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Methodological principle of parsimony in scientific explanation. Traditionally attributed to William of Ockham, the principle prescribes that entities are not to be multiplied beyond necessity. In practice, this means that if a phenomenon can be explained without assuming the existence of an entity, then philosophers and scientists should not assume the entity's existence. The history of science provides many examples of the principle's application (e.g., the rejection by scientists of the hypothesis of a luminiferous ether in response to Albert Einstein's Special Theory of Relativity). See alsomaterialism.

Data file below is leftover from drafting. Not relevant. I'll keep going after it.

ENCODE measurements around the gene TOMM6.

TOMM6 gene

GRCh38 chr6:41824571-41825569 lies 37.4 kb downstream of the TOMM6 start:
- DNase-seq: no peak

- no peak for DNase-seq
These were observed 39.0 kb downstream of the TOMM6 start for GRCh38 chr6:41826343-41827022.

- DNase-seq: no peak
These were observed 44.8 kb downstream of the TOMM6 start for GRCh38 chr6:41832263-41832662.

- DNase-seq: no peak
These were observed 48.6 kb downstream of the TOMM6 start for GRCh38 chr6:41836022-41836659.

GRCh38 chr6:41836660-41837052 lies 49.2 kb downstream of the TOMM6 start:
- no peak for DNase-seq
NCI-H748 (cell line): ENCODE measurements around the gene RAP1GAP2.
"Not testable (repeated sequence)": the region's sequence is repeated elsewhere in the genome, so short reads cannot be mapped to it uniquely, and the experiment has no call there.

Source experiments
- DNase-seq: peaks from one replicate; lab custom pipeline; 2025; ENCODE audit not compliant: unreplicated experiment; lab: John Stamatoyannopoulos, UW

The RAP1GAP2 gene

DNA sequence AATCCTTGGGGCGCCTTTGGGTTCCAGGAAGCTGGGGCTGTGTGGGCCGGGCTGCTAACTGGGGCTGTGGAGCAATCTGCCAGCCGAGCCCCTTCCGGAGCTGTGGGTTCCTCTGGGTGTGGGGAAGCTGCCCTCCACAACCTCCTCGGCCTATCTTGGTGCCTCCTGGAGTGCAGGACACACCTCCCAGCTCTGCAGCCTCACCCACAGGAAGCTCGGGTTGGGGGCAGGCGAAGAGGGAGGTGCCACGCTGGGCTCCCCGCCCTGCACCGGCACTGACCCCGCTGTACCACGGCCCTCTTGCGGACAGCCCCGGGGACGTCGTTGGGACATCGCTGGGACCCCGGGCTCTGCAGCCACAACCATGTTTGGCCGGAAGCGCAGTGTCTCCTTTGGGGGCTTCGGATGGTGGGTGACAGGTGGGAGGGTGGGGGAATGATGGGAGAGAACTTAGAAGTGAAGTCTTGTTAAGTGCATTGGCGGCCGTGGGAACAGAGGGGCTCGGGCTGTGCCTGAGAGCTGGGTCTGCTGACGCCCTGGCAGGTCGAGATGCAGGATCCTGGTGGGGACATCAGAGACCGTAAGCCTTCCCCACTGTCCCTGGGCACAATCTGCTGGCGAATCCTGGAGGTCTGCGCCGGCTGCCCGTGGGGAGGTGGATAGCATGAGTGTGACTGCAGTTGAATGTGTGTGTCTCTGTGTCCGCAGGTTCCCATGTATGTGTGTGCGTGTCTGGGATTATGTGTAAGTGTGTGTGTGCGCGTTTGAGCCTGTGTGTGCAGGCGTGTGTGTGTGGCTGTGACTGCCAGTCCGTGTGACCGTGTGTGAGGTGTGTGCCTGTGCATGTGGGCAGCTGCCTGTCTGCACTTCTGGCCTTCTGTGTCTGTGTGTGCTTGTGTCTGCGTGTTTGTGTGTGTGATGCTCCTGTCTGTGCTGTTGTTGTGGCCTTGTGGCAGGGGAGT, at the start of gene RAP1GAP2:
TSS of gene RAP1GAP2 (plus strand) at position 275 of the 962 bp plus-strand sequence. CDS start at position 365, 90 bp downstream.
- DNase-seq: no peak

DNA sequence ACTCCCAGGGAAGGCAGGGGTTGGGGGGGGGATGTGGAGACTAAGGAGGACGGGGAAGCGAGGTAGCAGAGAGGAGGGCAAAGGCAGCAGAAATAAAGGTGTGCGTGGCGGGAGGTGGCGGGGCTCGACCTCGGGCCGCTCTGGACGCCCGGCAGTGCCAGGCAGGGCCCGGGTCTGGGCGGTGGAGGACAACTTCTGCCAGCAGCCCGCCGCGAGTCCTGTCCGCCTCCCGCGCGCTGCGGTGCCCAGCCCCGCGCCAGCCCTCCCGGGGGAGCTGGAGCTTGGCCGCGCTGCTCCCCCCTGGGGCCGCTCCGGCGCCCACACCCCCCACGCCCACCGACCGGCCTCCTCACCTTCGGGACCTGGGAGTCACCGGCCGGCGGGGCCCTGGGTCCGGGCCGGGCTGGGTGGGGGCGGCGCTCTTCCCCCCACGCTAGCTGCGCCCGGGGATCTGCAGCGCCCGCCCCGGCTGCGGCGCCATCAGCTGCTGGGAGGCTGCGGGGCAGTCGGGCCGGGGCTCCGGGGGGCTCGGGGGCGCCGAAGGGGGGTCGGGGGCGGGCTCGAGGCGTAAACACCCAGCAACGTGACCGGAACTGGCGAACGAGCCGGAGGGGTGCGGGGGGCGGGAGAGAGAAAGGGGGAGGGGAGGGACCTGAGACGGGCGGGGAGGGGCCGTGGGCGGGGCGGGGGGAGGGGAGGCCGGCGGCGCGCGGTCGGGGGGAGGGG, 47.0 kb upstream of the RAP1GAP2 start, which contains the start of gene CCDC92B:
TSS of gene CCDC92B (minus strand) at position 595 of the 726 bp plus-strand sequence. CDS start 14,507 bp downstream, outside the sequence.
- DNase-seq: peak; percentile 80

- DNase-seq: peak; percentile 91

This entry comes from Encyclopædia Britannica Concise. For the full entry on Ockham's razor, visit Britannica.com.